Jewelry Guide

Metals

Sterling Silver

We only carry the most precious Silver jewelry at Sterling Essentials. Our entire collection is pure Silver mixed with no more than 7.5% alloy making it 92.5% pure Silver. Pure silver alone is too soft of a metal to make jewelry with and so it is necessary to combine it with other metals. Sterling silver jewelry is stamped with the hallmark “sterling” or “.925”.

Cleaning and Care:

Exposure to the open air, humidity, body acid, lotions, chemicals, chlorine and perfume can cause Sterling Silver to tarnish. This is a normal process that is caused by oxidation. We recommend storing your jewelry inside a zip-lock bag to protect against scratching against other items in your jewelry box and to minimize exposure that causes the metal to tarnish over time. Use a high quality silver cloth like our Sterling Essentials cleaning cloth to remove any residue from every day wear. Avoid harsh silver cleaners. Sterling Silver, stored properly, can be worn often with minimal cleaning required developing a lovely patina over time.

Gold

Gold jewelry comes in a variety of colors like yellow, white and rose. Pure gold like silver is too soft to work with and so is mixed with other metal alloy to produce its’ karat (the gold content) and color.

24 karat is 100% gold and the hallmark is 24K
18 karat is 75.0% gold and the hallmark is 18K
14 karat is 58.5% gold and the hallmark is 14K
10 karat is 41.7% gold and the hallmark is 10K

Cleaning and Care:

Use warm soapy water and a soft bristle brush to loosen any grime that can accumulate on your gold jewelry. Rinse then dry and polish with a soft jewelry cloth.

Gold Plating

The plating thickness for precious and non-precious metal objects is regulated by specific rules that are administered by the U.S. Federal Trade Commission. One of the highest grades set by F.T.C. regulations is 1.25 microns or 50 mils of 24K Gold. This standard is used in order to insure the longevity and provide a fine jewelry quality of Gold plating. Typically Bronze or Brass is first electro cleaned by a running water rinse and mild acidic cleaner that is used to neutralize the metal. Then the piece of jewelry is given a bath in 24K Gold that is allowed enough time for the Gold to adhere to the metal. Our collection is plated with at least .50 microns of 24K gold and most of our collection is 1.25 microns of Gold plating that has an additional plating of 18K, 14K or Rose Gold coloring over the Bronze or Brass. The 24K coloring is typically not used. The amount of Gold plating is disclosed in the product details.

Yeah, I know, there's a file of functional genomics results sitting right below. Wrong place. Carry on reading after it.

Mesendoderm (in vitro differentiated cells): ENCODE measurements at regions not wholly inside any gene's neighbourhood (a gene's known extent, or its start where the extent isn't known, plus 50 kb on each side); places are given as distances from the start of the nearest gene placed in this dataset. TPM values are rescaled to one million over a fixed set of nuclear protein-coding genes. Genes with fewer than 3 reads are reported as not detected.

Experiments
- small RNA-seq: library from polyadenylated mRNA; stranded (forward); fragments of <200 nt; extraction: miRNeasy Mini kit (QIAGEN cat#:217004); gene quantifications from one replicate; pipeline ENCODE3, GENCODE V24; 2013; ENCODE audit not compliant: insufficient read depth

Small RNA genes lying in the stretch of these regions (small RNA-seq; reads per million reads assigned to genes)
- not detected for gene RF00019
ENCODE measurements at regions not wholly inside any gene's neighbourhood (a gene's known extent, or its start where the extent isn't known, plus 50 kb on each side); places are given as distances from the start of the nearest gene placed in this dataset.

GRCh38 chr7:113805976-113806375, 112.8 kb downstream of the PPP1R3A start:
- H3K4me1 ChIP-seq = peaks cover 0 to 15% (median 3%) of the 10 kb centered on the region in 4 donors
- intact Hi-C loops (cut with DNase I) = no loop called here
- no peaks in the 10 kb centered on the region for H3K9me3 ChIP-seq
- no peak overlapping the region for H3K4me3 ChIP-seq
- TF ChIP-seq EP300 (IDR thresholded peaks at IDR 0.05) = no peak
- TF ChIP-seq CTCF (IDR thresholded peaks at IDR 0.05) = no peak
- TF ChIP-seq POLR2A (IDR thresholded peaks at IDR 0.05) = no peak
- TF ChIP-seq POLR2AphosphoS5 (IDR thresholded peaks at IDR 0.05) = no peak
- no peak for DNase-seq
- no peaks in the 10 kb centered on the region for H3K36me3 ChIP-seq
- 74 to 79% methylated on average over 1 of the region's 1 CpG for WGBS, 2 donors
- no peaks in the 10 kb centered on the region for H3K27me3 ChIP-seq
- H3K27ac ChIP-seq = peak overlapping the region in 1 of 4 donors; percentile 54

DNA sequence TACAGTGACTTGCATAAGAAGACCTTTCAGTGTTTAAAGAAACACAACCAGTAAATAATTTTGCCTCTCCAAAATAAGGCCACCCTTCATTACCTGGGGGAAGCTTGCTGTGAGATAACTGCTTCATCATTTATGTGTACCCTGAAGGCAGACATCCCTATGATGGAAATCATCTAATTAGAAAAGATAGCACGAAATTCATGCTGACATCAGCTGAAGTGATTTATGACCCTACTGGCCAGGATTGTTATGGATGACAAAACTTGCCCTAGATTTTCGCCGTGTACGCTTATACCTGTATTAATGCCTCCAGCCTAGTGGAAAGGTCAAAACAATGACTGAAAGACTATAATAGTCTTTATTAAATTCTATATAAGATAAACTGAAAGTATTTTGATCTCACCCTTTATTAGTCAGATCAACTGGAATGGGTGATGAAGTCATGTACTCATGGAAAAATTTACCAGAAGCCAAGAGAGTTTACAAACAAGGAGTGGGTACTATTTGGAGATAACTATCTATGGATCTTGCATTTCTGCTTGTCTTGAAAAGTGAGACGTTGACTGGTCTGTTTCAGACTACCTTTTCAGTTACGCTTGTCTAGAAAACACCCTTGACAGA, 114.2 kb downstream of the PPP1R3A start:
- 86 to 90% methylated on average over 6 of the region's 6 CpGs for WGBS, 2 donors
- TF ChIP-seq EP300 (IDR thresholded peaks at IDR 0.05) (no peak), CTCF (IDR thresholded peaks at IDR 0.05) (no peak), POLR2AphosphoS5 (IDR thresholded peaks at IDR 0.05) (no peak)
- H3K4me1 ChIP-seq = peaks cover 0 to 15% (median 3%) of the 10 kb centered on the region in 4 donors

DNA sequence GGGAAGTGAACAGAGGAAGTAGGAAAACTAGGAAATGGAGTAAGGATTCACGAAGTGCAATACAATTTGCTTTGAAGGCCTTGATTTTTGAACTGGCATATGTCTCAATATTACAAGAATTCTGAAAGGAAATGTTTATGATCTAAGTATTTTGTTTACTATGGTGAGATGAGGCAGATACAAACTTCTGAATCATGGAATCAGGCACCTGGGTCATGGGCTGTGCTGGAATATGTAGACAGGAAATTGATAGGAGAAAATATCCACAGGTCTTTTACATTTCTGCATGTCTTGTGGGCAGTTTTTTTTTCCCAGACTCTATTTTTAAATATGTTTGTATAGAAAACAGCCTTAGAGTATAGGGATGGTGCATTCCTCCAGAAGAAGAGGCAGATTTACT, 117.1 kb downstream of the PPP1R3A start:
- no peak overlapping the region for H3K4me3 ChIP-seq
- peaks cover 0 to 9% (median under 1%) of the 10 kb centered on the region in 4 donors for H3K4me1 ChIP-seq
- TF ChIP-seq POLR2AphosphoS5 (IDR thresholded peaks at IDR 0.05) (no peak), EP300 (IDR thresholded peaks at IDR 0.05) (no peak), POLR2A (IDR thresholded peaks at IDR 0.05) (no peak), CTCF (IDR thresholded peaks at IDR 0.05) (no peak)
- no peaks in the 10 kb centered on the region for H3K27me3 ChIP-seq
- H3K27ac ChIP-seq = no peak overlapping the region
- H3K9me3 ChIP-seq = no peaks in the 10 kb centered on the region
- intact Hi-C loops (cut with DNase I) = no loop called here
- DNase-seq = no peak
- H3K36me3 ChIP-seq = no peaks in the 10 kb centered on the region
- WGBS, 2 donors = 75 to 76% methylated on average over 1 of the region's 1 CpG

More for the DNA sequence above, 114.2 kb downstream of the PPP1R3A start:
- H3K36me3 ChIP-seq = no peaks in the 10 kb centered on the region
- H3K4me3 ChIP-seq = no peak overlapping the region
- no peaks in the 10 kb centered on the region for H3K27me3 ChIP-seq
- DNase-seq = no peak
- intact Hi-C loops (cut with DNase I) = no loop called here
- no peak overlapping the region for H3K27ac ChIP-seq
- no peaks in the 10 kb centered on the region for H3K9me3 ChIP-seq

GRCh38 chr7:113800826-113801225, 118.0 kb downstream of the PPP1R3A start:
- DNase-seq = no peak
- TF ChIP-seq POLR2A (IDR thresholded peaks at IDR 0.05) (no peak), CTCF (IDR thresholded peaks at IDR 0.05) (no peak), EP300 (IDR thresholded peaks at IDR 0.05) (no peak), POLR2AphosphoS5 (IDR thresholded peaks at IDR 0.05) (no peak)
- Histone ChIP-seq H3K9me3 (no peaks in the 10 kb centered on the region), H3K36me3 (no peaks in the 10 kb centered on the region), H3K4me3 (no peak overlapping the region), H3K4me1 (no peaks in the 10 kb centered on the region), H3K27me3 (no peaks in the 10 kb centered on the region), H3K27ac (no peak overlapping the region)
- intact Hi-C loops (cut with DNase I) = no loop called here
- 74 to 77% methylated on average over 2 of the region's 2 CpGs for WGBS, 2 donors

Cleaning and Care:

Our Gold plating standard is long-lasting and with care should last a lifetime. If plating fades re-plating will restore its color. No harsh chemicals or abrasives should be used or are needed to clean the jewelry. Use a high quality cloth to remove any residue from everyday wear. Protect from scratches by storing in individual jewelry box/pouch or plastic bag.

Rhodium Plating

We use the highest quality Rhodium plating for all of our Rhodium plated Gold, Sterling Silver and Bronze or Brass Fashion jewelry. The same process as the Gold plating is used but instead of 24K Gold Rhodium, a white-metal of the Platinum family of metals is used for a White Gold or Platinum metal look. Rhodium plating protects against tarnishing and surface scratches.

Diamonds and the Four C’s

Cut:

A diamond’s cut grade is based on how well the facets interact with light. The better the cut the better the sparkle!

Color:

The absence of color is the basis for a diamond’s color grade. Light travels through a colorless diamond resulting in a brilliant sparkle and so colorless diamonds are the most desirable. Color grades are defined as follows:

Colorless: D, E, F, G
Near Colorless: H, I, J-K
Noticeable Color: L-M, N-Z
A color grade of D is the highest color grade while Z is the lowest.

Clarity:

The clarity grade of a diamond measures characteristics found in almost all diamonds. The Gemological Institute of America or GIA developed a clarity grading scale in order to explain what makes a diamond worth more than another. A flawless diamond is the most rare and so most expensive. The clarity grades are defined as follows:

Pure: Flawless, Internally Flawless
Very, very small inclusions: VVS-1, VVS-2
Very small inclusions: VS-1, VS-2
Small inclusions: SI-1, SI-2
Included: I-1, I-2, I-3

Carat:

A carat refers to a diamond’s weight, though it does not reflect a diamond’s size.

FRACTION DECIMAL EQUIVALENTS

CARAT FRACTIONS DECIMAL EQUIVALENT
1/100.09 - 0.11
1/80.12 - 0.13
1/70.14 - 0.15
1/60.16 - 0.17
1/50.18 - 0.22
1/40.23 - 0.28
1/30.29 - 0.36
3/80.37 - 0.44
1/20.45 - 0.58
5/80.59 - 0.68
3/40.69 - 0.82
7/80.83 - 0.94
11.00

Pearls

Natural Pearls occur in the wild without the aid of human intervention and are very rare.

Cultured Pearls are grown in pearl farms and are cultivated by man.

Freshwater Cultured Pearls are farmed in freshwater and grown in mussels living in rivers and lakes.

Saltwater Cultured Pearls are farmed in saltwater and grown in oysters.

Semi-Precious vs. Precious Gemstones

Precious Gemstones include the following: Diamonds, Rubies, Saphires and Emeralds.

Semi-Precious Gemstones include the following: Amethyst, Aquamarine, Citrine, Garnet, Onyx, Turquoise, Tiger’s Eye, Malachite, Mother of Pearl, Rose Quartz, Jade, and more.

Cubic Zirconia

Since 1976 when it was first introduced Cubic Zirconia has been the synthetic equivalent of Diamond. It is made of Zirconium Dioxide and imitates most of the properties of a high quality diamond (flawless color, perfect cut, perfect clarity). It is usually colorless but is also available in different colors such as pink, yellow and purple. It is hard like a diamond and because of its low cost and durability it is an excellent substitute to make affordable jewelry.

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